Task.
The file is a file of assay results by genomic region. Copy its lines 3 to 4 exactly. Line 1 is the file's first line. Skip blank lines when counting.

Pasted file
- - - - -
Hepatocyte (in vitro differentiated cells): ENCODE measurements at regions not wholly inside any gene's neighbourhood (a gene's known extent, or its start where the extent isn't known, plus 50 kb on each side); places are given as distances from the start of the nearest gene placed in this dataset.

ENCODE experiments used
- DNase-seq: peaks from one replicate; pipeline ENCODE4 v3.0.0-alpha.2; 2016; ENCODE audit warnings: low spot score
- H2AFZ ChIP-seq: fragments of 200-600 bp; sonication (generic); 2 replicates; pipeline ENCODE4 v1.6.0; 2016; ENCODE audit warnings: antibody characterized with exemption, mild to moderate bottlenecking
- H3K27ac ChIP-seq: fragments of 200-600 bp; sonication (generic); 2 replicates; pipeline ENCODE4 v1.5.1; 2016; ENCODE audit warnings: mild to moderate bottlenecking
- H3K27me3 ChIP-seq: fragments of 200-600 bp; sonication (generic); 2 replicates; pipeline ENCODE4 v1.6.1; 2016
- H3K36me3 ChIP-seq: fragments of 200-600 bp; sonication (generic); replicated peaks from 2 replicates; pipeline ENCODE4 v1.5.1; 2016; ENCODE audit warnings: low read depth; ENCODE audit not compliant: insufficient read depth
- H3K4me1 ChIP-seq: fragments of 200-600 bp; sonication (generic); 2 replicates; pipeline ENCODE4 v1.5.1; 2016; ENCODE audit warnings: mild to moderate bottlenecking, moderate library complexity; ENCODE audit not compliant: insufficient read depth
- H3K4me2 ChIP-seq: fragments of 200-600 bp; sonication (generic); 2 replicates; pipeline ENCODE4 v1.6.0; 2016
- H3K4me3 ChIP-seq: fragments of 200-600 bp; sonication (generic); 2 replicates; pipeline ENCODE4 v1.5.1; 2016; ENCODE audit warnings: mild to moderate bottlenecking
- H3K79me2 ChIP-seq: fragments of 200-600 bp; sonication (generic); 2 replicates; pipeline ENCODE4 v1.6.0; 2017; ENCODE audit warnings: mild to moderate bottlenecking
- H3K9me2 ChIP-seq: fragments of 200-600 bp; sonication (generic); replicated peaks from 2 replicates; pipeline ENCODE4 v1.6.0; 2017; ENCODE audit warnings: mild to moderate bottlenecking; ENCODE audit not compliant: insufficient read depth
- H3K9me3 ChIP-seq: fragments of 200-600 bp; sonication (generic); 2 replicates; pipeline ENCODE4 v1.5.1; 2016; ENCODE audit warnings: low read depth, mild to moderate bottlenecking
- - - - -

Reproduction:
- DNase-seq: peaks from one replicate; pipeline ENCODE4 v3.0.0-alpha.2; 2016; ENCODE audit warnings: low spot score
- H2AFZ ChIP-seq: fragments of 200-600 bp; sonication (generic); 2 replicates; pipeline ENCODE4 v1.6.0; 2016; ENCODE audit warnings: antibody characterized with exemption, mild to moderate bottlenecking